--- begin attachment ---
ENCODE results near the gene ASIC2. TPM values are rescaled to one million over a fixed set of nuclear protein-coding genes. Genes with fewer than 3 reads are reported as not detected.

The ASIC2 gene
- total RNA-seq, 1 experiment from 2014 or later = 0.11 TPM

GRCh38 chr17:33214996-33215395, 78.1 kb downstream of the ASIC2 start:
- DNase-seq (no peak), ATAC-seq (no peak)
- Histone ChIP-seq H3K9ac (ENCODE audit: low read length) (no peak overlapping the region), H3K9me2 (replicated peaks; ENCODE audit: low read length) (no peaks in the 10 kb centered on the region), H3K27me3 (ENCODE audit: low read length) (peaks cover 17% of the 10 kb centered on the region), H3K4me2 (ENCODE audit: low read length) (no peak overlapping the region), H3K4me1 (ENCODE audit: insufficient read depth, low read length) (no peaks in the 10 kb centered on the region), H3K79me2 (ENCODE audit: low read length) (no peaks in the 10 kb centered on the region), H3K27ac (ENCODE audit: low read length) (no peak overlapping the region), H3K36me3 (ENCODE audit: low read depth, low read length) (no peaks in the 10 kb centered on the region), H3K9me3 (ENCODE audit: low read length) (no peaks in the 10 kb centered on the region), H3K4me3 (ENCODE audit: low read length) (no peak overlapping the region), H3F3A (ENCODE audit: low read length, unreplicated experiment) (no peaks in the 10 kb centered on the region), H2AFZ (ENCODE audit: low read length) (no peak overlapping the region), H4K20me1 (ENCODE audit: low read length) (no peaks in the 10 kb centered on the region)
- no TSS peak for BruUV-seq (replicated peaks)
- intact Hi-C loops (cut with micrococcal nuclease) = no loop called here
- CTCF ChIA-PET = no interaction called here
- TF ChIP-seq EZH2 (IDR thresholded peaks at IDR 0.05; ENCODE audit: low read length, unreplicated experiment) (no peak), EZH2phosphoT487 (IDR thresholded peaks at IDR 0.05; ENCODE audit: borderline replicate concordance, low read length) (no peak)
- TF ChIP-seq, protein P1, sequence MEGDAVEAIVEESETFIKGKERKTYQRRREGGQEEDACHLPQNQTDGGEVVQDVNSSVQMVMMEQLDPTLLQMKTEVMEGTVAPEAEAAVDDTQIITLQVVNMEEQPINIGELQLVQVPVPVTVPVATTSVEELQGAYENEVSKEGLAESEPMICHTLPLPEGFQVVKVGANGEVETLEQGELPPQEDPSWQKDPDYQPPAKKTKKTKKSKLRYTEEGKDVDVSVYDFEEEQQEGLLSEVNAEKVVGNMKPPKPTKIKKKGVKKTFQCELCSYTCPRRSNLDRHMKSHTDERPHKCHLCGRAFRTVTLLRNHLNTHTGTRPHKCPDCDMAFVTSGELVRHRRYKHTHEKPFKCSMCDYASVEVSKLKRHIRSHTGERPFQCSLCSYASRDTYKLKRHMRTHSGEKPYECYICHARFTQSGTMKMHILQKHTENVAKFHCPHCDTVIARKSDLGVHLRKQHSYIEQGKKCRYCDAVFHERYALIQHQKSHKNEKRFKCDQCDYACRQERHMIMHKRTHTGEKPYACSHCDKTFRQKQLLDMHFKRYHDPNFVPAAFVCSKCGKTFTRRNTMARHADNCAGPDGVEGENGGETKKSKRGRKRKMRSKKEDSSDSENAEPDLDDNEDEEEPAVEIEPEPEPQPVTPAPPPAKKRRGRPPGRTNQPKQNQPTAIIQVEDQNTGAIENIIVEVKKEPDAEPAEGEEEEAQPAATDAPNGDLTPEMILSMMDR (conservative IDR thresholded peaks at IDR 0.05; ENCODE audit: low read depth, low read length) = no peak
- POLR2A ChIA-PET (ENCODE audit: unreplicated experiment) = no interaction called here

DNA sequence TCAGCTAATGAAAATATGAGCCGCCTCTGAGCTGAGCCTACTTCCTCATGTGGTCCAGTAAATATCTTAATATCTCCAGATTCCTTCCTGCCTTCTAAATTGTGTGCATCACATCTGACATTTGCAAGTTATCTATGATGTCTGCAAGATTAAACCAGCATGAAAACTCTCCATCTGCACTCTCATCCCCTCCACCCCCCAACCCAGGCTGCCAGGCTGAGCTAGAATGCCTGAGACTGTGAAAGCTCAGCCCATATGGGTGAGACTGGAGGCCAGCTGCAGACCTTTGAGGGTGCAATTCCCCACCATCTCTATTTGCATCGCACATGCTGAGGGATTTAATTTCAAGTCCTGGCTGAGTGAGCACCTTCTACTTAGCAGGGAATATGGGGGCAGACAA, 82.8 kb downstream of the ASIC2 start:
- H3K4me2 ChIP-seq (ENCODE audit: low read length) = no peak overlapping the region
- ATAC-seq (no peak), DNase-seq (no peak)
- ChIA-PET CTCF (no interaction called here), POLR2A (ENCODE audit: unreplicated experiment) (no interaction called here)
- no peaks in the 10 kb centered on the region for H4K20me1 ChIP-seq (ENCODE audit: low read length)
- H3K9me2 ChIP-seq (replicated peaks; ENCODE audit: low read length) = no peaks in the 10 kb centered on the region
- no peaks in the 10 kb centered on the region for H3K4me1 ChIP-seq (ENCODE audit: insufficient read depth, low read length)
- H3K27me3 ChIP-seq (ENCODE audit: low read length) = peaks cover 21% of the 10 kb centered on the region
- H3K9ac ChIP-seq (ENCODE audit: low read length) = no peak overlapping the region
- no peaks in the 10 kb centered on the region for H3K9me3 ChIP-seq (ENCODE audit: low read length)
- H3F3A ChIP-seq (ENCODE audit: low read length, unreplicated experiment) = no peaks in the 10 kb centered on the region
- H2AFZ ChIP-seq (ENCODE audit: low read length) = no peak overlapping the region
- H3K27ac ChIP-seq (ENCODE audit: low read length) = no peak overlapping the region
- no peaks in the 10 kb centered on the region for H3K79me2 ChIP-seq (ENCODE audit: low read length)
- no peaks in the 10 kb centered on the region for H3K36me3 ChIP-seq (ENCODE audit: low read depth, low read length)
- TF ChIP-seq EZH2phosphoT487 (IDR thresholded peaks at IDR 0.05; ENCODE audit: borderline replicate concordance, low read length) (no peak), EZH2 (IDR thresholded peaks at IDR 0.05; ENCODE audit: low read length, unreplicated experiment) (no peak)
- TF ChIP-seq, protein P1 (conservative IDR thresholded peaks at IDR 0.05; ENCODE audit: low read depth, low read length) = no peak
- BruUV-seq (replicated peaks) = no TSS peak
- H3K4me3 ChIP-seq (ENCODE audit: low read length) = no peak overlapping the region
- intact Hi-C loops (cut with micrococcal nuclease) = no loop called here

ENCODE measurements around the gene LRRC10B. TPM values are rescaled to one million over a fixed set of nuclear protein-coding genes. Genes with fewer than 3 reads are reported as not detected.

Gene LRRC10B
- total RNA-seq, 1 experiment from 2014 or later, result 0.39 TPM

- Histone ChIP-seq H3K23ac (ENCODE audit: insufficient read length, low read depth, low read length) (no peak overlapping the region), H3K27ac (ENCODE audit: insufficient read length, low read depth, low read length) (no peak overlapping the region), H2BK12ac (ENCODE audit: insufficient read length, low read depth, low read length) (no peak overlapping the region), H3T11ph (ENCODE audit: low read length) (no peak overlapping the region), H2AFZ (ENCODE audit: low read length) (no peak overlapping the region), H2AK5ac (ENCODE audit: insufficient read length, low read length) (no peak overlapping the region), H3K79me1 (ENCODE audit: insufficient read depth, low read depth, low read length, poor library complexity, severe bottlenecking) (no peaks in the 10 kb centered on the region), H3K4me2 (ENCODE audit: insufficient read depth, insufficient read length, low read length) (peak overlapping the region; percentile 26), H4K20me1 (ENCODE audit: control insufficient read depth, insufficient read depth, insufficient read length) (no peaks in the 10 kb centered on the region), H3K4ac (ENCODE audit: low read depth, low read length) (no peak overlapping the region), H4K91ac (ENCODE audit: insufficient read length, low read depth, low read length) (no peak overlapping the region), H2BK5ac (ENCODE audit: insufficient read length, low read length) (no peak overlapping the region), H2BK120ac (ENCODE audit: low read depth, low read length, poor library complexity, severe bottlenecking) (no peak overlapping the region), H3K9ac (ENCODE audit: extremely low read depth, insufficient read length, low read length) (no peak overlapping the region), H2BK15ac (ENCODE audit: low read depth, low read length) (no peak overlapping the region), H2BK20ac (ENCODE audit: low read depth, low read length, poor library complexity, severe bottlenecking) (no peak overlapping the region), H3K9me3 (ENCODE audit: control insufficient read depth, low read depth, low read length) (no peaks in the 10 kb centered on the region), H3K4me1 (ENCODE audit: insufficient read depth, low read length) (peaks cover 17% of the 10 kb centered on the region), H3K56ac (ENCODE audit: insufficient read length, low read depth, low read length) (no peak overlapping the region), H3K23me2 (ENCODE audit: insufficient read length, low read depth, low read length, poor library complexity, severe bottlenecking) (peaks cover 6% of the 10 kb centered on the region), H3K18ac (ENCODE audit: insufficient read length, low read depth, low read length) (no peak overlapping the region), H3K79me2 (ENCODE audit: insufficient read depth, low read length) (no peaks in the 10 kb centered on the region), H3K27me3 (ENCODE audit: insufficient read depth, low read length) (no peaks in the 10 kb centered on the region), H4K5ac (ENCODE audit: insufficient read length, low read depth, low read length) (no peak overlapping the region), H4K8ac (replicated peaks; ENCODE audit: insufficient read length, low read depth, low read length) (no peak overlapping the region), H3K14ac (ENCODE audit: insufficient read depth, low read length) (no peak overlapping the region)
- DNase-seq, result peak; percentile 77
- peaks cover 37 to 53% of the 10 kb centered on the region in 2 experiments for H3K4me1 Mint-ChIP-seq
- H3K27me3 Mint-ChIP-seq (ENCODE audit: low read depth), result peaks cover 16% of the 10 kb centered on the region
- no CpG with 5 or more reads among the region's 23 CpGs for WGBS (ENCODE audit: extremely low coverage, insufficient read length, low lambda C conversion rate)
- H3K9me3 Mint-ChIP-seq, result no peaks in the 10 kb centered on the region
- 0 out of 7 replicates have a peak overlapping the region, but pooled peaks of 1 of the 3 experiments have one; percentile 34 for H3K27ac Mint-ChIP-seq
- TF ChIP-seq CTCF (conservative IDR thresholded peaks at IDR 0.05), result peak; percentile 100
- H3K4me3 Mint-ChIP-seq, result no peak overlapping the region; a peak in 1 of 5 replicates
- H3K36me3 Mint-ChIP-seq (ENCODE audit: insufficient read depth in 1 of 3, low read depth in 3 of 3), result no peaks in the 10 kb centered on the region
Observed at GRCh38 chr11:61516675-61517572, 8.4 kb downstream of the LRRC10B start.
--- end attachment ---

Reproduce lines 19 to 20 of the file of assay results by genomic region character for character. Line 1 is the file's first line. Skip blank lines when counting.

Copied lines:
- no peaks in the 10 kb centered on the region for H3K4me1 ChIP-seq (ENCODE audit: insufficient read depth, low read length)
- H3K27me3 ChIP-seq (ENCODE audit: low read length) = peaks cover 21% of the 10 kb centered on the region